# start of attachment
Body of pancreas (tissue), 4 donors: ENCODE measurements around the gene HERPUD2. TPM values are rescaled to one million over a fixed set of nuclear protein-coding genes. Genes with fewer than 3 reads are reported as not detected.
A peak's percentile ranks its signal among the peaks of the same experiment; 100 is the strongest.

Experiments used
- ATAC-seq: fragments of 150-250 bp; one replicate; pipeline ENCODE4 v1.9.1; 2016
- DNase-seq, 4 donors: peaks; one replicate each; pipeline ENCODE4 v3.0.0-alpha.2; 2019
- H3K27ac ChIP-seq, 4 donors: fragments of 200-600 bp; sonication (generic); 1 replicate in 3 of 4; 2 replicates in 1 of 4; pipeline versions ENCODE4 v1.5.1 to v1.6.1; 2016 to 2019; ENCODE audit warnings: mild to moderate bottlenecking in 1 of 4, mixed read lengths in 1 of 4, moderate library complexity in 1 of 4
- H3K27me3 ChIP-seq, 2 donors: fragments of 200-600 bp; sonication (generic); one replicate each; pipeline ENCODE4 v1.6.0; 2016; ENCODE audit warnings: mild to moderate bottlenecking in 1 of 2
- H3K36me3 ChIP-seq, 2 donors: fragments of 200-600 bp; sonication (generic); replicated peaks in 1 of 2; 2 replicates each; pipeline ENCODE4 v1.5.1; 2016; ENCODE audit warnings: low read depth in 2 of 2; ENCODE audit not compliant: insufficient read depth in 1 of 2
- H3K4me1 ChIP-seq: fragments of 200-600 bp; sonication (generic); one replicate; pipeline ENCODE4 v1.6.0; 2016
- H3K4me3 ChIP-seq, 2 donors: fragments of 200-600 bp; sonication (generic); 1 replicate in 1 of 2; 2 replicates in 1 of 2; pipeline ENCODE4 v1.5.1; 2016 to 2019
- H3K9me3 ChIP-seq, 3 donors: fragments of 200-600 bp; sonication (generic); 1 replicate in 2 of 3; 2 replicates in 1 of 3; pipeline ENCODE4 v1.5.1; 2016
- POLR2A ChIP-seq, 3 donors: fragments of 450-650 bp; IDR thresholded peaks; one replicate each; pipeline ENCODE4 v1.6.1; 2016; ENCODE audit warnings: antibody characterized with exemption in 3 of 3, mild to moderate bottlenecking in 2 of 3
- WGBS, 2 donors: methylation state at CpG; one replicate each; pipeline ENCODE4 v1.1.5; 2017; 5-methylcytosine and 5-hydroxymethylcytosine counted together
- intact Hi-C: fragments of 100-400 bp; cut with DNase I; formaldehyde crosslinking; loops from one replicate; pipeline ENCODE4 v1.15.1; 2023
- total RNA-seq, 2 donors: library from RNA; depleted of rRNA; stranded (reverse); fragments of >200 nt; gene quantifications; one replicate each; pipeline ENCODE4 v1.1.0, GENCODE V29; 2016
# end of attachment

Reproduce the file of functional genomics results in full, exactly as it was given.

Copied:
Body of pancreas (tissue), 4 donors: ENCODE measurements around the gene HERPUD2. TPM values are rescaled to one million over a fixed set of nuclear protein-coding genes. Genes with fewer than 3 reads are reported as not detected.
A peak's percentile ranks its signal among the peaks of the same experiment; 100 is the strongest.

Experiments used
- ATAC-seq: fragments of 150-250 bp; one replicate; pipeline ENCODE4 v1.9.1; 2016
- DNase-seq, 4 donors: peaks; one replicate each; pipeline ENCODE4 v3.0.0-alpha.2; 2019
- H3K27ac ChIP-seq, 4 donors: fragments of 200-600 bp; sonication (generic); 1 replicate in 3 of 4; 2 replicates in 1 of 4; pipeline versions ENCODE4 v1.5.1 to v1.6.1; 2016 to 2019; ENCODE audit warnings: mild to moderate bottlenecking in 1 of 4, mixed read lengths in 1 of 4, moderate library complexity in 1 of 4
- H3K27me3 ChIP-seq, 2 donors: fragments of 200-600 bp; sonication (generic); one replicate each; pipeline ENCODE4 v1.6.0; 2016; ENCODE audit warnings: mild to moderate bottlenecking in 1 of 2
- H3K36me3 ChIP-seq, 2 donors: fragments of 200-600 bp; sonication (generic); replicated peaks in 1 of 2; 2 replicates each; pipeline ENCODE4 v1.5.1; 2016; ENCODE audit warnings: low read depth in 2 of 2; ENCODE audit not compliant: insufficient read depth in 1 of 2
- H3K4me1 ChIP-seq: fragments of 200-600 bp; sonication (generic); one replicate; pipeline ENCODE4 v1.6.0; 2016
- H3K4me3 ChIP-seq, 2 donors: fragments of 200-600 bp; sonication (generic); 1 replicate in 1 of 2; 2 replicates in 1 of 2; pipeline ENCODE4 v1.5.1; 2016 to 2019
- H3K9me3 ChIP-seq, 3 donors: fragments of 200-600 bp; sonication (generic); 1 replicate in 2 of 3; 2 replicates in 1 of 3; pipeline ENCODE4 v1.5.1; 2016
- POLR2A ChIP-seq, 3 donors: fragments of 450-650 bp; IDR thresholded peaks; one replicate each; pipeline ENCODE4 v1.6.1; 2016; ENCODE audit warnings: antibody characterized with exemption in 3 of 3, mild to moderate bottlenecking in 2 of 3
- WGBS, 2 donors: methylation state at CpG; one replicate each; pipeline ENCODE4 v1.1.5; 2017; 5-methylcytosine and 5-hydroxymethylcytosine counted together
- intact Hi-C: fragments of 100-400 bp; cut with DNase I; formaldehyde crosslinking; loops from one replicate; pipeline ENCODE4 v1.15.1; 2023
- total RNA-seq, 2 donors: library from RNA; depleted of rRNA; stranded (reverse); fragments of >200 nt; gene quantifications; one replicate each; pipeline ENCODE4 v1.1.0, GENCODE V29; 2016